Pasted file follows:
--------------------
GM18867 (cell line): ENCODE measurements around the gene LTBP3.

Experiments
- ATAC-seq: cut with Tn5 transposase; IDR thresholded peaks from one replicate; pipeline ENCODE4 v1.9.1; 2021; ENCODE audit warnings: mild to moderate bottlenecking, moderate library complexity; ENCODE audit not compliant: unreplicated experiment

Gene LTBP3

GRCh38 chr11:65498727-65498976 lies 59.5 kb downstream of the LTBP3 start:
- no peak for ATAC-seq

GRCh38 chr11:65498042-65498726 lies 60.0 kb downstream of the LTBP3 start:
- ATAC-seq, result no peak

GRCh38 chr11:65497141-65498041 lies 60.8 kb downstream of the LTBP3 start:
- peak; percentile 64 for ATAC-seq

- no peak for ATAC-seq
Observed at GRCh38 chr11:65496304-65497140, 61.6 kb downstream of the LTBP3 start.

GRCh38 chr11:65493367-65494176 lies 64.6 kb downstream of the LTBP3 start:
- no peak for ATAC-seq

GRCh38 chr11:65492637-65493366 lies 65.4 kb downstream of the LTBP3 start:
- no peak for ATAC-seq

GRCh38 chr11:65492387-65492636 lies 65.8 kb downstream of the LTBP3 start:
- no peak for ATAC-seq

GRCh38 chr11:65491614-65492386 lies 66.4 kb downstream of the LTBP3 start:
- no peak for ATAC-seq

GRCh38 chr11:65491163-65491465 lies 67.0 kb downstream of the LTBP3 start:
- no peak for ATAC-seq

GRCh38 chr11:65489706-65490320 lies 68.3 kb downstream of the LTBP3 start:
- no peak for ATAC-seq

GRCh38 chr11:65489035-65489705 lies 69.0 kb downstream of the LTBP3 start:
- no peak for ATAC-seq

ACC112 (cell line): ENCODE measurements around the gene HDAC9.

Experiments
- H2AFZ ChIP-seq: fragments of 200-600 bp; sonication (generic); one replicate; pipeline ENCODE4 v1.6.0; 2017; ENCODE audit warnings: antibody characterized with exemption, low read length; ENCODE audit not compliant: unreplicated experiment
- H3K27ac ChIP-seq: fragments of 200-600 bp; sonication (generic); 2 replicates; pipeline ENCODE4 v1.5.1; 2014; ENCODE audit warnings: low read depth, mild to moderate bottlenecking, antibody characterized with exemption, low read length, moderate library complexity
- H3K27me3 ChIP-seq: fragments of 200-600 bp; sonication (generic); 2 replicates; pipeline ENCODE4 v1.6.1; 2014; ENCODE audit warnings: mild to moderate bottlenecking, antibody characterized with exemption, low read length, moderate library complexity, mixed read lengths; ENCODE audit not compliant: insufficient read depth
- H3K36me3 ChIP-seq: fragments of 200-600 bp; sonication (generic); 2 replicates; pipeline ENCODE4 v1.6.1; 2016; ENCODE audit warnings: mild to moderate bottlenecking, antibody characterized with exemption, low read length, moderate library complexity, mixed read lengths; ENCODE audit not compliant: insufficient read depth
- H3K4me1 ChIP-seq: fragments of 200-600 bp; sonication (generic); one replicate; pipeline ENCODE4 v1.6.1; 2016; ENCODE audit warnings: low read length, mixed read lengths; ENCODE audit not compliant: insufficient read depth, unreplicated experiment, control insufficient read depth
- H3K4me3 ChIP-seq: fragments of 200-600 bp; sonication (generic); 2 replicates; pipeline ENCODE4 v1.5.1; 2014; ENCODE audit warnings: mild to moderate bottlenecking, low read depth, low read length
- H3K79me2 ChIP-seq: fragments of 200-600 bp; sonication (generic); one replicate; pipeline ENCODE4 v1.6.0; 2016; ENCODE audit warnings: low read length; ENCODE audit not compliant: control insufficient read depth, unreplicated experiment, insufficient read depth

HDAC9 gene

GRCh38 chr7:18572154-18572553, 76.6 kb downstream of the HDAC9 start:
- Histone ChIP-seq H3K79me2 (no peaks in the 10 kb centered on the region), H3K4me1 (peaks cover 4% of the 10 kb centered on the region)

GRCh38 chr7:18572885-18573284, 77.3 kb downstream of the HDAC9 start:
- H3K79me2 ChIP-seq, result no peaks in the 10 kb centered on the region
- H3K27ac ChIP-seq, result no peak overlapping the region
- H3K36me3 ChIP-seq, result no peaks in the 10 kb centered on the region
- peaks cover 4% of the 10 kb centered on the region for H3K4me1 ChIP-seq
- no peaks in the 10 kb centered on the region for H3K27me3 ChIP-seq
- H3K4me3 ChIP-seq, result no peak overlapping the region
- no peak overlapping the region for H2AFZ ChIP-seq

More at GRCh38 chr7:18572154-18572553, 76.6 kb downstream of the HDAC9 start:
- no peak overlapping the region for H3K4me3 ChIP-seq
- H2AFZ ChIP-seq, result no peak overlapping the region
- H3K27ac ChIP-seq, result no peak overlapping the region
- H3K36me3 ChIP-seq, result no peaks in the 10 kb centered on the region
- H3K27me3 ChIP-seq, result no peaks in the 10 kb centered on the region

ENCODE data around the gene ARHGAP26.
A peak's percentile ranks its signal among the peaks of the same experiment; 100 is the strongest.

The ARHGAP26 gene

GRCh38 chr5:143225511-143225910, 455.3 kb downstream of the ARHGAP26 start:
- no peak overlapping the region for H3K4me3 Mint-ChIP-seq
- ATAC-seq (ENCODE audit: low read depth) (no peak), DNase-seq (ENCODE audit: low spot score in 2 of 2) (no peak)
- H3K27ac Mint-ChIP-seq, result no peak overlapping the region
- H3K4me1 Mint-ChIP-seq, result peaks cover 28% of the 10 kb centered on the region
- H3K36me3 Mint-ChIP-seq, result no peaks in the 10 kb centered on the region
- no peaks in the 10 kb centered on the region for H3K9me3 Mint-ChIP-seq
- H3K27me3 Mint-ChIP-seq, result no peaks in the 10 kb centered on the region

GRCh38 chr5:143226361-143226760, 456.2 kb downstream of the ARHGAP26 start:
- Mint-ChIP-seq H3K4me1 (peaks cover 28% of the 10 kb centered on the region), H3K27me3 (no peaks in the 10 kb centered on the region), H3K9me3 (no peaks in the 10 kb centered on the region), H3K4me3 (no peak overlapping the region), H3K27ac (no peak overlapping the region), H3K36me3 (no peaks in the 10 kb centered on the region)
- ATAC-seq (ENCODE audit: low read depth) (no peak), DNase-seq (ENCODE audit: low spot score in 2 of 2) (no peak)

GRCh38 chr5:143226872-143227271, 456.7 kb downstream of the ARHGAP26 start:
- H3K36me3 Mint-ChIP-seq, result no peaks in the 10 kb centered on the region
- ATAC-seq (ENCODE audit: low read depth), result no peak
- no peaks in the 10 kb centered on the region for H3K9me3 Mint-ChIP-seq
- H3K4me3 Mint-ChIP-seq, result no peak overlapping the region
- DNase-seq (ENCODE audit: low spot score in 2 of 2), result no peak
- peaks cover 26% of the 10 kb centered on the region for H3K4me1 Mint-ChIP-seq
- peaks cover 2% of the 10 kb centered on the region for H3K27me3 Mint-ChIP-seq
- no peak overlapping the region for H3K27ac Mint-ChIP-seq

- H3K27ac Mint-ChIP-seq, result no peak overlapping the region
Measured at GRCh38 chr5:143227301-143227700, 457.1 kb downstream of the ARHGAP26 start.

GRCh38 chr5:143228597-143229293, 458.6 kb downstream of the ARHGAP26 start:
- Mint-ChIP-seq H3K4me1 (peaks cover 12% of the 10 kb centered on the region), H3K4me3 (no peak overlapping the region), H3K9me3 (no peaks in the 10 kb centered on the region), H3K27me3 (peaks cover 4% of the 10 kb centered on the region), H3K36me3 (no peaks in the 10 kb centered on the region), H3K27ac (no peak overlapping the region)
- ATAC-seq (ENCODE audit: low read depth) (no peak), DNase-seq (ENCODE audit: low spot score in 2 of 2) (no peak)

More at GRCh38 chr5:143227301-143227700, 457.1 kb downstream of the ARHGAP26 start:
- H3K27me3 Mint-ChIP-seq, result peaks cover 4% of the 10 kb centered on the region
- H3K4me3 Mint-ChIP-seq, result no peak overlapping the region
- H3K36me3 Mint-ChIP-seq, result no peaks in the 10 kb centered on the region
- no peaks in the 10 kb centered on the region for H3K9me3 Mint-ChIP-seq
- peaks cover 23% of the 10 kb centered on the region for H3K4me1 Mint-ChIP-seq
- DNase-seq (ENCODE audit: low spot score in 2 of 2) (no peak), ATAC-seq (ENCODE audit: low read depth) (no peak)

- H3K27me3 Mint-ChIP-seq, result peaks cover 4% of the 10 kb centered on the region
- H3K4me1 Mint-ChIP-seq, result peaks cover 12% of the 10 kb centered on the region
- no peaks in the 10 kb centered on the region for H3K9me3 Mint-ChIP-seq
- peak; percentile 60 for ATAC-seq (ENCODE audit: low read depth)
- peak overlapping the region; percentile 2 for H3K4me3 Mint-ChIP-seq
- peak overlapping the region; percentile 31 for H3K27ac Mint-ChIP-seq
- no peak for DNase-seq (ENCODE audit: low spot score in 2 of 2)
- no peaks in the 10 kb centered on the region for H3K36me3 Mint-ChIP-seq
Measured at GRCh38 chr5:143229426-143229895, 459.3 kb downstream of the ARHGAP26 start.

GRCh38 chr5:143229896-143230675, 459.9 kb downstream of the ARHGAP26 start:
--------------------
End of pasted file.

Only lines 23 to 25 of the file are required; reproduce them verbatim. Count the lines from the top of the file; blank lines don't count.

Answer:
GRCh38 chr11:65489706-65490320 lies 68.3 kb downstream of the LTBP3 start:
- no peak for ATAC-seq

GRCh38 chr11:65489035-65489705 lies 69.0 kb downstream of the LTBP3 start: